In my view, the best defence was a strong offence. I would not try to block their entry and hope for the best. Nor would I would attempt to negotiate and offer a warm sanctuary elsewhere. Instead, I set traps and would use their hunger as my weapon. After a few days of waiting I saw the evidence of their incursions into my room and knew then that it was time to fight them head on. I placed a trap under my bed where the evidence was most obvious and waited. With a small bit of a gingersnap cookie as my bait, I knew that I would not have to wait long. And I was right, in less than twenty minutes as I sat quietly on my bed reading, I heard the snap of the trap. But, the enemy had proven to be more adept than I had given him credit for. The trap lay on the floor, upside down and empty. But the battle was not over. As I scanned under the bed with my flashlight, the enemy was there, again in a puddle of his own urine. This time he would not get away. I quickly gathered my kit from under the bed and moved it to the next room to in order to clear the battlefield. His game of cat and mouse would not succeed this time. But, when I had returned, the room was empty. Again, he had escaped into the night. Although he did not get the cookie, the score was now mice - two, me - zero.

It was time to re-evaluate and shift tactics. I gathered a second trap and placed it just outside the door to my room yet still inside the small entranceway to the building. It was a staggered defence. Although the risk of attracting further attacks had increased I could counter by luring them into the trap without bringing them inside my room. Further, fearing that a small cookie was too easy to grab and run I found a weapon that would surely keep them in reach long enough for the trap to be sprung - peanut butter. I placed a dab gently on the trap and waited. Hours passed and nothing. It was quiet...too quiet. As I left my room at the end of the evening to brush my teeth, it was then that I knew that this was a war that could not be easily won. Every ounce of peanut butter was gone. It was almost as if the trap had been licked completely clean and yet it remained in tact still waiting to spring. Mice - three, me - zero.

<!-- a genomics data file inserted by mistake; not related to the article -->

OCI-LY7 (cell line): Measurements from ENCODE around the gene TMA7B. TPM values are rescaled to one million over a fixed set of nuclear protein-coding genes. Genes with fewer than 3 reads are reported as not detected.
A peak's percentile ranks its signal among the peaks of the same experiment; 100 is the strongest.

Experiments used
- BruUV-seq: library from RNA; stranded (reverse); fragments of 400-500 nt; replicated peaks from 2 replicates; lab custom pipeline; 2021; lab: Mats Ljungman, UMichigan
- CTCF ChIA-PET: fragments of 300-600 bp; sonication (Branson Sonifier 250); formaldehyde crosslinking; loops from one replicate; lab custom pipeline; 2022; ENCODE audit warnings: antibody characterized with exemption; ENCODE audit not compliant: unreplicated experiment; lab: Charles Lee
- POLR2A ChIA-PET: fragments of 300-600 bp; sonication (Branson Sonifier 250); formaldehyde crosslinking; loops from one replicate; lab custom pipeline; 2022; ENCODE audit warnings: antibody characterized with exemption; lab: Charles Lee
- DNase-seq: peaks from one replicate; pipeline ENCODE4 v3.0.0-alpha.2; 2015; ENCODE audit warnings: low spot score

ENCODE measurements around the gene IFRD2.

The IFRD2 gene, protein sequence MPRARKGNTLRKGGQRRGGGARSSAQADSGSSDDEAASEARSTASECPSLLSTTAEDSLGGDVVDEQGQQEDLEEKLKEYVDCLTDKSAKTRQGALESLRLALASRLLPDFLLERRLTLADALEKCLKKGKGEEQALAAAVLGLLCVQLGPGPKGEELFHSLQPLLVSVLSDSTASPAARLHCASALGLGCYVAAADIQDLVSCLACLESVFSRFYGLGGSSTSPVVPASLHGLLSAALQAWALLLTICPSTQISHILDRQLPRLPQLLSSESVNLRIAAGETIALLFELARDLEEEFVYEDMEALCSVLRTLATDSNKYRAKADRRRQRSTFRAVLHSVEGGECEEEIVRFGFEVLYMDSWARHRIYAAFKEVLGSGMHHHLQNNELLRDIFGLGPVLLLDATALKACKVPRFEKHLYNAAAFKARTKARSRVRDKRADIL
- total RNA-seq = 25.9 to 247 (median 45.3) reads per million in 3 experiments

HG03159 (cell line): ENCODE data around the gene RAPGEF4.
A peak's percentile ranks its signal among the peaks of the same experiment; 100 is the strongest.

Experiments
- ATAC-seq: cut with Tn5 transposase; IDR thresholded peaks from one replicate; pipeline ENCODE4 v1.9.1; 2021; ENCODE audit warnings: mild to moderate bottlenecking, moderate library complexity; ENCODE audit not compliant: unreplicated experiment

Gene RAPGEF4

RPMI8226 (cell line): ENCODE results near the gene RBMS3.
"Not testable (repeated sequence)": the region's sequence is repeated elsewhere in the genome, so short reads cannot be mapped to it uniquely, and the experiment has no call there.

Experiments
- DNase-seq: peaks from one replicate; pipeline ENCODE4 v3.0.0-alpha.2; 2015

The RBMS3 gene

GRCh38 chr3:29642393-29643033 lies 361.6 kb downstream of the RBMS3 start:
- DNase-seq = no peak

Although I have sustained losses, I remain positive. But with each incursion, I am reminded that war is never pretty, nor glamorous. Even those who live to fight another day are its victims. Each time I enter my room I do so cautiously in case the mice are ready to attack. Any out of place object that catches the corner of my eye causes me to withdraw if but only for a moment. As for the mice, they no doubt bear the scars of humiliation as each encounter leaves them cowering in a pool of their own urine. But, in the end, we are not so different, the mice and I. Sure, our objectives may be different and our reasons for acting as we do may differ as well. But in the end, all that we both hope for is that when this mess is over we can both go back home to our families and chase these horrific memories from our minds lest we be forced to relive the terror of the game of cat and mouse day after day until the end of our days.

1 comment:

Kim :) said...

That was great :) I quite enjoy the reference of the war with the mice to everything else :) Hope everything is going well :) Keep posting!!
Kim, Jen & Nicole